+Jean-Marie Muller (1939-2021)+

Photo by Rose Marie Berger, Rome, April 2016

Jean-Marie Muller died on December 18, 2021 in Orléans, France. A Christian writer, activist, and philosopher, Muller dedicated his life to promoting nonviolence and making it a method of resistance.

I met Jean-Marie in Rome in 2016 at the landmark gathering on Catholic nonviolence, hosted by the Vatican and Pax Christi International. While I wasn’t familiar with many of his philosophical texts (and he wrote almost exclusively in French), I was familiar with his brave actions as a conscientious objector.

In 1967, while serving as a reserve officer in the French military he turned in his military papers, refused compulsory military service, and applied for conscientious objector status. The French Ministry of Defense declined his request and the case went to trial. Until 1963, France was the only western democracy that did not have legal arrangements for conscientious objectors. The only alternative to military service was five years in prison. (see “Conscientious Objection in France, Britain, and the United States” by Edward R. Cain in Comparative Politics, Jan. 1970.)

During the contentious public debates–heavily influenced by the French colonial adventures in Algeria and Southeast Asia–philosopher Albert Camus pleaded, “Do not leave the CO with the only alternatives of exile or prison.” In 1969, Muller’s case went to trial and gained publicity when the Catholic Bishop of Orlean, Guy-Marie Riobé testified on Muller’s behalf recommending nonviolence as a legitimate defense for Catholics. Riobe said: “One of the central affirmations of Christian hope is that violence is not inevitable, and that, in consequence, history can become nonviolent.” (That same year, Riobé joined with Archbishop Hélder Câmara in public protest against the French weapons sales to Brazil.) Muller was given a three-month suspended prison sentence.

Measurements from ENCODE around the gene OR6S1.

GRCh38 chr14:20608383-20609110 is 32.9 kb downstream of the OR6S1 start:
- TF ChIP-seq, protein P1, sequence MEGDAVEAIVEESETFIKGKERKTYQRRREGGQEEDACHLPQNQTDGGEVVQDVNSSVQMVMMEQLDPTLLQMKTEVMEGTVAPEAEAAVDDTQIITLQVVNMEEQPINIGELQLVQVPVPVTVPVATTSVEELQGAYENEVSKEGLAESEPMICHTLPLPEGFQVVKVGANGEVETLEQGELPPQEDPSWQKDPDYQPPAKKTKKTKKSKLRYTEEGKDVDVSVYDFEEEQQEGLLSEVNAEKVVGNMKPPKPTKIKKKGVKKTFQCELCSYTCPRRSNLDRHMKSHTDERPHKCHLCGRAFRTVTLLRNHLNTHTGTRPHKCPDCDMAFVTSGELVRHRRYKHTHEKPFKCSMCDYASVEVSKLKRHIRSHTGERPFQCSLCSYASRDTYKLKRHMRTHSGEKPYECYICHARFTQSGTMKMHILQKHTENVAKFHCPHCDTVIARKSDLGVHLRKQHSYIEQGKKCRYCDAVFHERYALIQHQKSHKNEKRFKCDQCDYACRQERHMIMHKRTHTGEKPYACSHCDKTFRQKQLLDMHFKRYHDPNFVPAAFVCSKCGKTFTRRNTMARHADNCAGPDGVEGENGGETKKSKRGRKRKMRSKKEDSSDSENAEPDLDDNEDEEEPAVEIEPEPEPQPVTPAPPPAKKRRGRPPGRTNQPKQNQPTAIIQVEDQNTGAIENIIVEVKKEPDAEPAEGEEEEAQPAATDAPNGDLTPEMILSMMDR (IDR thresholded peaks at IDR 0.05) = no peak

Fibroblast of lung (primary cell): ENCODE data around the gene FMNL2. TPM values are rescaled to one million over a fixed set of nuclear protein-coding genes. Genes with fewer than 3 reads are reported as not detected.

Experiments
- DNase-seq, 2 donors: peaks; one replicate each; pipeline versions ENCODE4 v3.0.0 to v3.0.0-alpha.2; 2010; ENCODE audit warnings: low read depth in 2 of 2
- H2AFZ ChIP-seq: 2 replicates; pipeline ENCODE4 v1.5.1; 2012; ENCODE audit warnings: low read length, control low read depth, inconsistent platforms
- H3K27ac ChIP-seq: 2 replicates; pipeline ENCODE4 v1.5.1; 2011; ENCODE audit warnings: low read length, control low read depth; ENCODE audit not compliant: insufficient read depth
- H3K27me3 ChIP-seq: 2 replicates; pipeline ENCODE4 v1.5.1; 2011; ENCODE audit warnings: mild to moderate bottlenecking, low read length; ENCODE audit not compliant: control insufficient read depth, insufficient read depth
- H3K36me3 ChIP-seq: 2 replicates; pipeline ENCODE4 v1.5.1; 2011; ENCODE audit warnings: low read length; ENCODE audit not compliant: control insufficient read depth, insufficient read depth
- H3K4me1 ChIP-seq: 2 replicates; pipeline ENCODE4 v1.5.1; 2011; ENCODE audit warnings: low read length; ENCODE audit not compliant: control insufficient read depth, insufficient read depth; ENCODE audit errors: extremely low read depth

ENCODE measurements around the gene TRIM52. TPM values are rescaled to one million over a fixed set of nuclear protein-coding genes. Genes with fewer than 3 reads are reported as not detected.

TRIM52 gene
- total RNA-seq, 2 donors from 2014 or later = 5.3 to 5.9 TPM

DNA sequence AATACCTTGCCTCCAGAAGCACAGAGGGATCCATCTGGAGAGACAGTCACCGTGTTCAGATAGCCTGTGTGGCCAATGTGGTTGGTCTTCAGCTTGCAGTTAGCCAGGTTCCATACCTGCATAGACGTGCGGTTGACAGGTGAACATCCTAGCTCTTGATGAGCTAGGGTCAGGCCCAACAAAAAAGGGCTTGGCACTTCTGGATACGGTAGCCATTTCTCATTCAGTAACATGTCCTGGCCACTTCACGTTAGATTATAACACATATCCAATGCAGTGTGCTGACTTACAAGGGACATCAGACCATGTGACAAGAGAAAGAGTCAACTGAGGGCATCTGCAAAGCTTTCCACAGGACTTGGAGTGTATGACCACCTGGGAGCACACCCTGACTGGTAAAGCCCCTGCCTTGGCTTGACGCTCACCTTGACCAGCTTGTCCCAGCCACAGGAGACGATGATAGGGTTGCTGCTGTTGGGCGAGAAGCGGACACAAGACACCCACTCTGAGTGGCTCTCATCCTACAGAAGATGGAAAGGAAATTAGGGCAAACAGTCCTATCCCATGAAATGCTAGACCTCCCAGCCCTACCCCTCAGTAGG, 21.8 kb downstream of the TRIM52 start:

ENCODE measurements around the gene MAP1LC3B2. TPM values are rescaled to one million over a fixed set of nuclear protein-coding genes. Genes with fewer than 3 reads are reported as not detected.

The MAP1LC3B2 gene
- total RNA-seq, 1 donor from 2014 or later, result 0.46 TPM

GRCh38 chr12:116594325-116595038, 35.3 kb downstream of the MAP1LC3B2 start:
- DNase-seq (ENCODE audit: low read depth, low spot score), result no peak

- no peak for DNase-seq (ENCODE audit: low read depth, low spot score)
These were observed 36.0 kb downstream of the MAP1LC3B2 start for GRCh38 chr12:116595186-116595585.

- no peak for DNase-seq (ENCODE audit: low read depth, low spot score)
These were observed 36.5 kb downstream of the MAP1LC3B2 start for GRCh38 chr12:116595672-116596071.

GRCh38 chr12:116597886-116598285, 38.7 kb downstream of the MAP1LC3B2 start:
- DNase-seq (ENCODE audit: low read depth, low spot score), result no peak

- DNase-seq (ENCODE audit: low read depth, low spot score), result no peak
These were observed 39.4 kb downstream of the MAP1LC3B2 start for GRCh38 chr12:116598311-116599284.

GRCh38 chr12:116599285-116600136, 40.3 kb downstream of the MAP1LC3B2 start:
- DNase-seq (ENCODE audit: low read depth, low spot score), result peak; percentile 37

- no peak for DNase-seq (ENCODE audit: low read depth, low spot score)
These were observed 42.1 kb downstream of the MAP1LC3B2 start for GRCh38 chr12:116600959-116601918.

Jean-Marie Muller eventually left teaching to follow in the footsteps of Gandhi and Martin Luther King. In 1973, he took part in a ‘Peace Battalion’, a sea journey to protest against the French nuclear tests in the Pacific, with general Jacques de Bollardière, the priest Jean Toulat, and the ecologist Brice Lalonde. In 1974, together with de Bollardière and other friends, he was the driving force behind the creation of the Mouvement pour une Alternative Non-Violente. In 1984, he became a founding member of the French Research Institute on Nonviolent Conflict Resolution (IRNC).

According to a remembrance in Peace News (Feb-March 2022), “For Jean-Marie Muller, nonviolence was not one moral principle among others, one possible political course amongst many. Nonviolence was, quite literally, what gave meaning to life. In his own words: ‘If violence is destiny, then our life is deprived of all meaning, and our history is absurd. Violence is the negation of the transcendence which gives meaning to our shared human adventure.'” Jean-Marie Muller–presente![]

Learn more about Jean-Marie Muller: Jean-Marie Muller, l’ami de la non-violence (in French) + Jean-Marie Muller: Writer and thinker on nonviolence who influenced Solidarity

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